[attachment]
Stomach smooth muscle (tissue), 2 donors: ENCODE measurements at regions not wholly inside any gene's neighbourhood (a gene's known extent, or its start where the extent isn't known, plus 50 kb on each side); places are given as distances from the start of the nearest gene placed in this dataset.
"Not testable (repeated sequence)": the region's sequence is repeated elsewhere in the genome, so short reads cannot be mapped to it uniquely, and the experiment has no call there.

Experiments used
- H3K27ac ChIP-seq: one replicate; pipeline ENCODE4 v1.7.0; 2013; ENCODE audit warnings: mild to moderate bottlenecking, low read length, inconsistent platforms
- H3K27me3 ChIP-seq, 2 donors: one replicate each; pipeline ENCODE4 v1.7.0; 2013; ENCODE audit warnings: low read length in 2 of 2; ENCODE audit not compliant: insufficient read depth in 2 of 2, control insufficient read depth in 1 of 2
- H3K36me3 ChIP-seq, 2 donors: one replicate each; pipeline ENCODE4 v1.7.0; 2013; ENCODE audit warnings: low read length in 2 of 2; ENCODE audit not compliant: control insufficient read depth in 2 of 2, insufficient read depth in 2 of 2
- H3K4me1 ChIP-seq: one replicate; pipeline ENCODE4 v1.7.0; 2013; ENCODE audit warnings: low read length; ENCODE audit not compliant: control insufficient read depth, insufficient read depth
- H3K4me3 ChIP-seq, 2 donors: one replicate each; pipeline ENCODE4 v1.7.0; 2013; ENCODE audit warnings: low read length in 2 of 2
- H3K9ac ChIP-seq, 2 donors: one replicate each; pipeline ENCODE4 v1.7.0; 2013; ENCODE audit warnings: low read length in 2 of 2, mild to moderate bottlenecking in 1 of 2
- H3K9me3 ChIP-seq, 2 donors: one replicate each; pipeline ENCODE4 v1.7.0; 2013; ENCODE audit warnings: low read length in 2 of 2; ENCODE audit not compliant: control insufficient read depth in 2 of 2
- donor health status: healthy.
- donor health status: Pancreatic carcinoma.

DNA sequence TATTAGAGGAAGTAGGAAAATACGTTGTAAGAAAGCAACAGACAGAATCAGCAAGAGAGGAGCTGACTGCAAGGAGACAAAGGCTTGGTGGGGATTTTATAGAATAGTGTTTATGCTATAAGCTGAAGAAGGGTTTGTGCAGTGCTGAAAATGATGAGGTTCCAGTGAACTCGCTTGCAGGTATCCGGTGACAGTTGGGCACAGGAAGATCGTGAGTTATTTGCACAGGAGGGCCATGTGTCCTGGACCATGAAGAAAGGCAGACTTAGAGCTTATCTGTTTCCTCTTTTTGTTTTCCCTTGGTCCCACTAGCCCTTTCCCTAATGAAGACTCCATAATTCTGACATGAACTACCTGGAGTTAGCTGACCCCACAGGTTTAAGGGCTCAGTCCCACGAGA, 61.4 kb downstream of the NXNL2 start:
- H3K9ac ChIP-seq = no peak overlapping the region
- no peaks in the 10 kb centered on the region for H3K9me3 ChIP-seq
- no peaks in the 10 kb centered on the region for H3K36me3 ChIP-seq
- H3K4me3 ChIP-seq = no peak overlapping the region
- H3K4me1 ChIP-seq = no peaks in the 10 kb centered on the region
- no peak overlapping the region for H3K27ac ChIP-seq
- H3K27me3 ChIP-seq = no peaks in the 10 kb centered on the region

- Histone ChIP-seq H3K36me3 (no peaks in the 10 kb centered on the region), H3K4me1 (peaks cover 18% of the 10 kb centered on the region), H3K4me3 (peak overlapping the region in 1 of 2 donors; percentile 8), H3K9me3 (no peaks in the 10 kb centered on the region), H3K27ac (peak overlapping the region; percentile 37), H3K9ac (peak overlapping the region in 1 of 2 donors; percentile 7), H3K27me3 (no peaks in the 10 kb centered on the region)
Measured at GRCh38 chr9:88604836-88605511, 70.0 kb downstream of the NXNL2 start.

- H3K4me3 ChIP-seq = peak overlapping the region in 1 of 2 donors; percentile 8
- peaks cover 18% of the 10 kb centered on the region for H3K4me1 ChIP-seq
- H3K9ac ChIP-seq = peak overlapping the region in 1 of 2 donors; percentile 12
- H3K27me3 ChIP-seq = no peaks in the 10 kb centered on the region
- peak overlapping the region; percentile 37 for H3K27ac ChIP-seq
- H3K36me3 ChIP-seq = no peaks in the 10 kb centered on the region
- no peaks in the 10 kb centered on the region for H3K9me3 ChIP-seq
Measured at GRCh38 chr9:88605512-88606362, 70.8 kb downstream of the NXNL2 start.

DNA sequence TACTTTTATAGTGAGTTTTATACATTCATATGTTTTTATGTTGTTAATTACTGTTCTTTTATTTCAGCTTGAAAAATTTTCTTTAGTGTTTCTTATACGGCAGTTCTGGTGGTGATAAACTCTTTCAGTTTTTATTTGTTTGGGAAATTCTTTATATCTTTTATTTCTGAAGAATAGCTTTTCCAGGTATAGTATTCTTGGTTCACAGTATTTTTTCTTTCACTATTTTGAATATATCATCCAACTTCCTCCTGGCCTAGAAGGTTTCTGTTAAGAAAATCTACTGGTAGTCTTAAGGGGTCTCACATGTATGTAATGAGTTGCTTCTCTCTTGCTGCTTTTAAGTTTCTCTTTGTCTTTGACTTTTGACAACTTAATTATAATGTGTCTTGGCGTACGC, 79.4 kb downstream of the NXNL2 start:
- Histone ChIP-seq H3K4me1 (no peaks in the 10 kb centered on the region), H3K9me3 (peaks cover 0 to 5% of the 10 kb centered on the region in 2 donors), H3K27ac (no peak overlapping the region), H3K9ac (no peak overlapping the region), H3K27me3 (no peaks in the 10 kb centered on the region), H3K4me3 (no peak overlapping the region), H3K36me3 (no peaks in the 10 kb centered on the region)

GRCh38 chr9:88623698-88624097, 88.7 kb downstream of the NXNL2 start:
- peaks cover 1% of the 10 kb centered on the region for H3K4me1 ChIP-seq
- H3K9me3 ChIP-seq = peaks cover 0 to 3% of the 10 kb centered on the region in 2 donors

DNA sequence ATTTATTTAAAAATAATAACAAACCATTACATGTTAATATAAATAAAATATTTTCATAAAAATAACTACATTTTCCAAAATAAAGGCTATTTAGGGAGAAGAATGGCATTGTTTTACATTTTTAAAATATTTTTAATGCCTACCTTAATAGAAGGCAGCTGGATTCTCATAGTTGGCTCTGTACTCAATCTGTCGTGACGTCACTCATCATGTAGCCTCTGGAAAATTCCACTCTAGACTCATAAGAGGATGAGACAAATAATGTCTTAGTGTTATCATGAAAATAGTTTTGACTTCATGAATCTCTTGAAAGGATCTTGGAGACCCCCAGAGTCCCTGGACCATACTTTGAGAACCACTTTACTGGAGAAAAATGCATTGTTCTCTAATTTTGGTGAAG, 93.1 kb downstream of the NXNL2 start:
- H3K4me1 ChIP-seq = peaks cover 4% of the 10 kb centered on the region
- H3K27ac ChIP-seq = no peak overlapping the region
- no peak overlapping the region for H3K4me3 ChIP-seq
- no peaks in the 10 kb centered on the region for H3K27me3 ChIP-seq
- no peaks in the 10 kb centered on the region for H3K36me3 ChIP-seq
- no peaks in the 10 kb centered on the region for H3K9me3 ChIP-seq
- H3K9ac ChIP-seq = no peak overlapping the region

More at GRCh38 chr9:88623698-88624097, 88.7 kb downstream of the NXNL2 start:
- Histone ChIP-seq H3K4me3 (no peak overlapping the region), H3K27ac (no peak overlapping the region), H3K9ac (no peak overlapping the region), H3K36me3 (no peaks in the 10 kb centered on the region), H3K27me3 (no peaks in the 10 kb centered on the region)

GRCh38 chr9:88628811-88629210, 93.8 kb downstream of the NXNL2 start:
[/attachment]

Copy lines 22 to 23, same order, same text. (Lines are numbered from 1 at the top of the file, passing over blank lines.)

Measured at GRCh38 chr9:88604836-88605511, 70.0 kb downstream of the NXNL2 start.

- H3K4me3 ChIP-seq = peak overlapping the region in 1 of 2 donors; percentile 8